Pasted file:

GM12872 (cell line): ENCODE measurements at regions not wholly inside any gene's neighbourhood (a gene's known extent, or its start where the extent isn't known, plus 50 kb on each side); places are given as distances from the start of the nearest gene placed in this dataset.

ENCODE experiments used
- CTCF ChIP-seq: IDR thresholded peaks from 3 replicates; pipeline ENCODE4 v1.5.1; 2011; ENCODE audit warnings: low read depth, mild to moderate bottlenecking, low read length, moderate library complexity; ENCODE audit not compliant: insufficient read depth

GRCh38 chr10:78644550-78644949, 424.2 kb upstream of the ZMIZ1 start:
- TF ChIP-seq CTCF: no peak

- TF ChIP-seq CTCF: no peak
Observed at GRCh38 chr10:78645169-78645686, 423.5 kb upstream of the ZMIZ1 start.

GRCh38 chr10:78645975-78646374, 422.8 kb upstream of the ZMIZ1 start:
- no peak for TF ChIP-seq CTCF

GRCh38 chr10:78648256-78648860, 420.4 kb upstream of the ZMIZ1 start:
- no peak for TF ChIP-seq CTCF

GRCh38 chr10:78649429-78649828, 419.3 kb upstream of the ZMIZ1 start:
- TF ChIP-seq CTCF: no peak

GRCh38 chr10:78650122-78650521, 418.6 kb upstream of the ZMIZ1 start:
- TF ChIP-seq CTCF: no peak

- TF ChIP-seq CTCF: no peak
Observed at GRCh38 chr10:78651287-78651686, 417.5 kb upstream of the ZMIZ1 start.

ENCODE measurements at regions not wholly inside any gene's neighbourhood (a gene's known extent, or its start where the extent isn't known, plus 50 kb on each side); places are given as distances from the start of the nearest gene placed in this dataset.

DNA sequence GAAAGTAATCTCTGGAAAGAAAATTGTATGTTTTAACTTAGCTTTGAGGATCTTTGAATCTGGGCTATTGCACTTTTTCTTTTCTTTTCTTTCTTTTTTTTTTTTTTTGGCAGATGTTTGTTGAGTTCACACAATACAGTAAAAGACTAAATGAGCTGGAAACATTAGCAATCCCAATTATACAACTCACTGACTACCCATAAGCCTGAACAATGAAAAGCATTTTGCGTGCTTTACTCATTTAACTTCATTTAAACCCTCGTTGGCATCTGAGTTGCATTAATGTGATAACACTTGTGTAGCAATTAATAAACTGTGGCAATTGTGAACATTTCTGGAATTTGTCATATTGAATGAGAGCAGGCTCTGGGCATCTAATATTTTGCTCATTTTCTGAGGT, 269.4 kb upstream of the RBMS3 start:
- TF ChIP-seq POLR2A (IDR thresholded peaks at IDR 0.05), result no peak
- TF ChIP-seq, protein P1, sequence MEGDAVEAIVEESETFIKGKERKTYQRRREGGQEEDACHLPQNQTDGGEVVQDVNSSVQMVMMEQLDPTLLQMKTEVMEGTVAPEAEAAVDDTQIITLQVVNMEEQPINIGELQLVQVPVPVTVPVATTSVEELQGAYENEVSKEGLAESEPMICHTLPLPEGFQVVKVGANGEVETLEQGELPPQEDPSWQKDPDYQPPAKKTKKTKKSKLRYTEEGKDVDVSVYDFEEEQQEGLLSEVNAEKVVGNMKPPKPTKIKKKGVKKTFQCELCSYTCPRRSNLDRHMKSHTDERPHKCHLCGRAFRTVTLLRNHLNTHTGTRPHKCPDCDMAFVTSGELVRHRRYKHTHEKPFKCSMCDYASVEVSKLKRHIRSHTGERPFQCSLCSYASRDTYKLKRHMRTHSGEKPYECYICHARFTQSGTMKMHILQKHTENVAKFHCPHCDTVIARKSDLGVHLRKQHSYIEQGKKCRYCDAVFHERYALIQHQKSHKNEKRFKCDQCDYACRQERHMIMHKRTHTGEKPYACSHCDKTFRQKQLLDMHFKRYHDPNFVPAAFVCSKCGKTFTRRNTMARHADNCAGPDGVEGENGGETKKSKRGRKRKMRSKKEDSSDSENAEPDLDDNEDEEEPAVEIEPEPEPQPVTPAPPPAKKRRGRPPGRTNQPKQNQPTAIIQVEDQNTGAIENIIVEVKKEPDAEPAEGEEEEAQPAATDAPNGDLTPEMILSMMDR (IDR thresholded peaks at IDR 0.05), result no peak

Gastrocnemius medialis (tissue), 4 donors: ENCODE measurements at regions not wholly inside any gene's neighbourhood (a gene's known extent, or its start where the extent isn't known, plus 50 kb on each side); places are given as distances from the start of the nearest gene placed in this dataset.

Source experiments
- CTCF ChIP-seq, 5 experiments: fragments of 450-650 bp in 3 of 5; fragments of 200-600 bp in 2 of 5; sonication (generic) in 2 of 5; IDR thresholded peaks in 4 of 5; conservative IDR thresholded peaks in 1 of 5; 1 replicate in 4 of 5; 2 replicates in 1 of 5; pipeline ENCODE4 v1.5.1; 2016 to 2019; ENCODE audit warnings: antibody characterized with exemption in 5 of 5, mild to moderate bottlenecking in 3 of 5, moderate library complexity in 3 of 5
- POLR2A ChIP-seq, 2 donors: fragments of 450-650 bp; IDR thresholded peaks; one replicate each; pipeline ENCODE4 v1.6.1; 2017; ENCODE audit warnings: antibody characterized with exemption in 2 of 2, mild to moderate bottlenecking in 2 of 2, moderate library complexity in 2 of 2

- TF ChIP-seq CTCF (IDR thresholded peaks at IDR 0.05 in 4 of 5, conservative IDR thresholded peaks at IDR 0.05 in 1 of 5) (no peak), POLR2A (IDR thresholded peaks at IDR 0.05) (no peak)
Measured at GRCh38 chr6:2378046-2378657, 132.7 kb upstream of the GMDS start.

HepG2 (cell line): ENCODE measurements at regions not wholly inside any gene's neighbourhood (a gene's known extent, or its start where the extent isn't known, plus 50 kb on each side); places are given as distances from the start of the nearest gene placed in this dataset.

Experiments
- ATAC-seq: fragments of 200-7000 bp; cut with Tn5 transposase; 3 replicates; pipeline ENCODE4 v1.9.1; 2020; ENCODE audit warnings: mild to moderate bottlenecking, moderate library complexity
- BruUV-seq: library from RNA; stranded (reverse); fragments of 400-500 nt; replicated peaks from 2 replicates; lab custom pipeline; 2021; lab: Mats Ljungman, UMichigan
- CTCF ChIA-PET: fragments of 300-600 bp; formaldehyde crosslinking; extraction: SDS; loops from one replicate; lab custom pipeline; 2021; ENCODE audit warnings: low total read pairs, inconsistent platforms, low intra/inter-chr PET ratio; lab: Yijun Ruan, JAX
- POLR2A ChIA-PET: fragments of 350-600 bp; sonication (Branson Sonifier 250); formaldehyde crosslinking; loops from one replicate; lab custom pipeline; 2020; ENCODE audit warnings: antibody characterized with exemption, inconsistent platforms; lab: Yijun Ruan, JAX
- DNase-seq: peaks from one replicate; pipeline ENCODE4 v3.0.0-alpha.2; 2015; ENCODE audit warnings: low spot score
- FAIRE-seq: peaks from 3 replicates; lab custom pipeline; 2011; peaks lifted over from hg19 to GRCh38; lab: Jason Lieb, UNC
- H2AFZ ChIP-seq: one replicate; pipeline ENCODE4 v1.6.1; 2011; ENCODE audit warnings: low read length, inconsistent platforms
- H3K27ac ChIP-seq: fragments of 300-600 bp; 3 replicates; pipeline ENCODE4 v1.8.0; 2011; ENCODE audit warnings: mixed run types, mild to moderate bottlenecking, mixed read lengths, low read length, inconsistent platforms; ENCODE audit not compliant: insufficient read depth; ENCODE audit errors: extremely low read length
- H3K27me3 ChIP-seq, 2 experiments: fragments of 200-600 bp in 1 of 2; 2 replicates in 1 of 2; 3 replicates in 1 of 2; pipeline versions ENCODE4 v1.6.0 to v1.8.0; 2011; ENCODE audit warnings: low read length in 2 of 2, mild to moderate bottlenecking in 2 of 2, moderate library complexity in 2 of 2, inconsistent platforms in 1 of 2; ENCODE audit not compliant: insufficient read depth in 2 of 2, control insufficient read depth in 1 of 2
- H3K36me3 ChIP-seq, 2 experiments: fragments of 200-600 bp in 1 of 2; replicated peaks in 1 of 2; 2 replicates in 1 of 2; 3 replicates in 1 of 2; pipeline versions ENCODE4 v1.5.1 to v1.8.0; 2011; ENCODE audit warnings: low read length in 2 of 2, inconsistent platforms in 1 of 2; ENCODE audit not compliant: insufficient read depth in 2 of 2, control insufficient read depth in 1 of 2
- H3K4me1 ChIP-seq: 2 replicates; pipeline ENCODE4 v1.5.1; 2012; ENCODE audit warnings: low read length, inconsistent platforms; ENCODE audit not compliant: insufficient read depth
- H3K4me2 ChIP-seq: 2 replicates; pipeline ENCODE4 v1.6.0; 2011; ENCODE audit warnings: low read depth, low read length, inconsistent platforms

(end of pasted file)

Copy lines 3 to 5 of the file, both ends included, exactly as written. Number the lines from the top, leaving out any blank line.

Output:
- CTCF ChIP-seq: IDR thresholded peaks from 3 replicates; pipeline ENCODE4 v1.5.1; 2011; ENCODE audit warnings: low read depth, mild to moderate bottlenecking, low read length, moderate library complexity; ENCODE audit not compliant: insufficient read depth

GRCh38 chr10:78644550-78644949, 424.2 kb upstream of the ZMIZ1 start:
- TF ChIP-seq CTCF: no peak